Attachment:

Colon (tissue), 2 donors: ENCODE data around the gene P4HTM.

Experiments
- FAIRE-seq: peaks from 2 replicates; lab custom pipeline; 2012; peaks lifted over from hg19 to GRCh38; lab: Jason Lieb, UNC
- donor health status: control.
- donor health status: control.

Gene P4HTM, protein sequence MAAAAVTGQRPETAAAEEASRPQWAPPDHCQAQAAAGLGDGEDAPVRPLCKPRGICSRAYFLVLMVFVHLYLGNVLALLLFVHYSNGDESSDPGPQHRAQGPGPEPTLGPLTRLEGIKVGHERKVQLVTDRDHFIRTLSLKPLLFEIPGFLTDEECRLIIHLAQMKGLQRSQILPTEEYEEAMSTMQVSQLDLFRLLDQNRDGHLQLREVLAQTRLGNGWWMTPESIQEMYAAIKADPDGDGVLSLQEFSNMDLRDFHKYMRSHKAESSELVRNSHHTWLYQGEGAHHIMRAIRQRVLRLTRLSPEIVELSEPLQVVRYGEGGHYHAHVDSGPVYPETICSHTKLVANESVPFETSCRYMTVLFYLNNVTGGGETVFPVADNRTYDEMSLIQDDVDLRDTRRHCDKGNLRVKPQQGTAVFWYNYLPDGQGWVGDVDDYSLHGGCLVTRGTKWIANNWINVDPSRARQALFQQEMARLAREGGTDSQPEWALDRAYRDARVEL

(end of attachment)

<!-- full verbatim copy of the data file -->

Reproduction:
Colon (tissue), 2 donors: ENCODE data around the gene P4HTM.

Experiments
- FAIRE-seq: peaks from 2 replicates; lab custom pipeline; 2012; peaks lifted over from hg19 to GRCh38; lab: Jason Lieb, UNC
- donor health status: control.
- donor health status: control.

Gene P4HTM, protein sequence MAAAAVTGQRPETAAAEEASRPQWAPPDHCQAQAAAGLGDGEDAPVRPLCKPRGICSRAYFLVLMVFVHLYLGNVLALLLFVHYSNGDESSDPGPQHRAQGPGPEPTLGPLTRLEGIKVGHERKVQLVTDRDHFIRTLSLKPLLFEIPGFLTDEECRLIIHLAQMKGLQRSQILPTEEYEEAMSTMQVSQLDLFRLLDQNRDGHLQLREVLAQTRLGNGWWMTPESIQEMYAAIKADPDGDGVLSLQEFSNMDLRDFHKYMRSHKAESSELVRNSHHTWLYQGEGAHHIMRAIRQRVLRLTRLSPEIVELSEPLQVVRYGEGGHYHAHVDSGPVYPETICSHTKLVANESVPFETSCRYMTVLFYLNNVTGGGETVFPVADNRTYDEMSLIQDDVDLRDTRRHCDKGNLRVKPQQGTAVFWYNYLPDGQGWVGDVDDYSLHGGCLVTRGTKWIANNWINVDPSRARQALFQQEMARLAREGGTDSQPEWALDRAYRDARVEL